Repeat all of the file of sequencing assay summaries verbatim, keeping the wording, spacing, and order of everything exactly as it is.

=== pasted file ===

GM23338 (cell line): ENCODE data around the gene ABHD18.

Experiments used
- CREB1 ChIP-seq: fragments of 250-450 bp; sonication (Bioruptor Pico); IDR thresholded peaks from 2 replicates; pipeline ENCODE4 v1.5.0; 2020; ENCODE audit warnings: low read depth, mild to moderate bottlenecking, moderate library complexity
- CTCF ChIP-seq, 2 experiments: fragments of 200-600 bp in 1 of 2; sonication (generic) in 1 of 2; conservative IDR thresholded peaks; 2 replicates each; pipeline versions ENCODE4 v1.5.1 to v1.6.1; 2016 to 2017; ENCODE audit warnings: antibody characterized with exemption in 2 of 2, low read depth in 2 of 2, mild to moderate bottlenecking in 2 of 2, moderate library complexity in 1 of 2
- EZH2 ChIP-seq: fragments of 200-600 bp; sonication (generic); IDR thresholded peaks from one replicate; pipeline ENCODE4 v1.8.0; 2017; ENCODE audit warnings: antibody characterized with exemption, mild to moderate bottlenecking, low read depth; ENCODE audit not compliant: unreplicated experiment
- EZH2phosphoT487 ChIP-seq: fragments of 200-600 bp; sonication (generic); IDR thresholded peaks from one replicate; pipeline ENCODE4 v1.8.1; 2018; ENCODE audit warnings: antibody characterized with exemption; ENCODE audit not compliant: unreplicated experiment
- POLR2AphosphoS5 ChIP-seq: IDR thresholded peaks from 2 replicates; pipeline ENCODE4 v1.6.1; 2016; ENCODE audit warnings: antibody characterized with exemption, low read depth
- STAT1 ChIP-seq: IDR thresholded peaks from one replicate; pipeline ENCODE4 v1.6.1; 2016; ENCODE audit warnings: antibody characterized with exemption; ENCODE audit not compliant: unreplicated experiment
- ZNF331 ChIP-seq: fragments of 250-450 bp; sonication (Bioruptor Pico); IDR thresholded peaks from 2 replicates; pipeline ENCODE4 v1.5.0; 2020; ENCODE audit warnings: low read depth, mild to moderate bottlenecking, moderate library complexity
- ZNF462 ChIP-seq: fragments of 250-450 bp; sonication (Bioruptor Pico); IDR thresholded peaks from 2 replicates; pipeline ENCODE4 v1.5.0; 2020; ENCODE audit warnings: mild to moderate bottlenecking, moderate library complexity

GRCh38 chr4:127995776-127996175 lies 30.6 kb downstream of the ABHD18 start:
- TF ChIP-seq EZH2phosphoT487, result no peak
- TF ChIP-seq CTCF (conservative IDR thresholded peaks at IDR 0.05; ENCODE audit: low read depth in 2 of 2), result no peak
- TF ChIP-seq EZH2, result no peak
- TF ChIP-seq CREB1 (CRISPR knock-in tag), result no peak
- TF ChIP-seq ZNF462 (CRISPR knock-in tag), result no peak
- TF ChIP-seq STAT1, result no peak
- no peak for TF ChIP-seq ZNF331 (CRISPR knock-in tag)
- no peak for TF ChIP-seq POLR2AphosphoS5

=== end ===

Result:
GM23338 (cell line): ENCODE data around the gene ABHD18.

Experiments used
- CREB1 ChIP-seq: fragments of 250-450 bp; sonication (Bioruptor Pico); IDR thresholded peaks from 2 replicates; pipeline ENCODE4 v1.5.0; 2020; ENCODE audit warnings: low read depth, mild to moderate bottlenecking, moderate library complexity
- CTCF ChIP-seq, 2 experiments: fragments of 200-600 bp in 1 of 2; sonication (generic) in 1 of 2; conservative IDR thresholded peaks; 2 replicates each; pipeline versions ENCODE4 v1.5.1 to v1.6.1; 2016 to 2017; ENCODE audit warnings: antibody characterized with exemption in 2 of 2, low read depth in 2 of 2, mild to moderate bottlenecking in 2 of 2, moderate library complexity in 1 of 2
- EZH2 ChIP-seq: fragments of 200-600 bp; sonication (generic); IDR thresholded peaks from one replicate; pipeline ENCODE4 v1.8.0; 2017; ENCODE audit warnings: antibody characterized with exemption, mild to moderate bottlenecking, low read depth; ENCODE audit not compliant: unreplicated experiment
- EZH2phosphoT487 ChIP-seq: fragments of 200-600 bp; sonication (generic); IDR thresholded peaks from one replicate; pipeline ENCODE4 v1.8.1; 2018; ENCODE audit warnings: antibody characterized with exemption; ENCODE audit not compliant: unreplicated experiment
- POLR2AphosphoS5 ChIP-seq: IDR thresholded peaks from 2 replicates; pipeline ENCODE4 v1.6.1; 2016; ENCODE audit warnings: antibody characterized with exemption, low read depth
- STAT1 ChIP-seq: IDR thresholded peaks from one replicate; pipeline ENCODE4 v1.6.1; 2016; ENCODE audit warnings: antibody characterized with exemption; ENCODE audit not compliant: unreplicated experiment
- ZNF331 ChIP-seq: fragments of 250-450 bp; sonication (Bioruptor Pico); IDR thresholded peaks from 2 replicates; pipeline ENCODE4 v1.5.0; 2020; ENCODE audit warnings: low read depth, mild to moderate bottlenecking, moderate library complexity
- ZNF462 ChIP-seq: fragments of 250-450 bp; sonication (Bioruptor Pico); IDR thresholded peaks from 2 replicates; pipeline ENCODE4 v1.5.0; 2020; ENCODE audit warnings: mild to moderate bottlenecking, moderate library complexity

GRCh38 chr4:127995776-127996175 lies 30.6 kb downstream of the ABHD18 start:
- TF ChIP-seq EZH2phosphoT487, result no peak
- TF ChIP-seq CTCF (conservative IDR thresholded peaks at IDR 0.05; ENCODE audit: low read depth in 2 of 2), result no peak
- TF ChIP-seq EZH2, result no peak
- TF ChIP-seq CREB1 (CRISPR knock-in tag), result no peak
- TF ChIP-seq ZNF462 (CRISPR knock-in tag), result no peak
- TF ChIP-seq STAT1, result no peak
- no peak for TF ChIP-seq ZNF331 (CRISPR knock-in tag)
- no peak for TF ChIP-seq POLR2AphosphoS5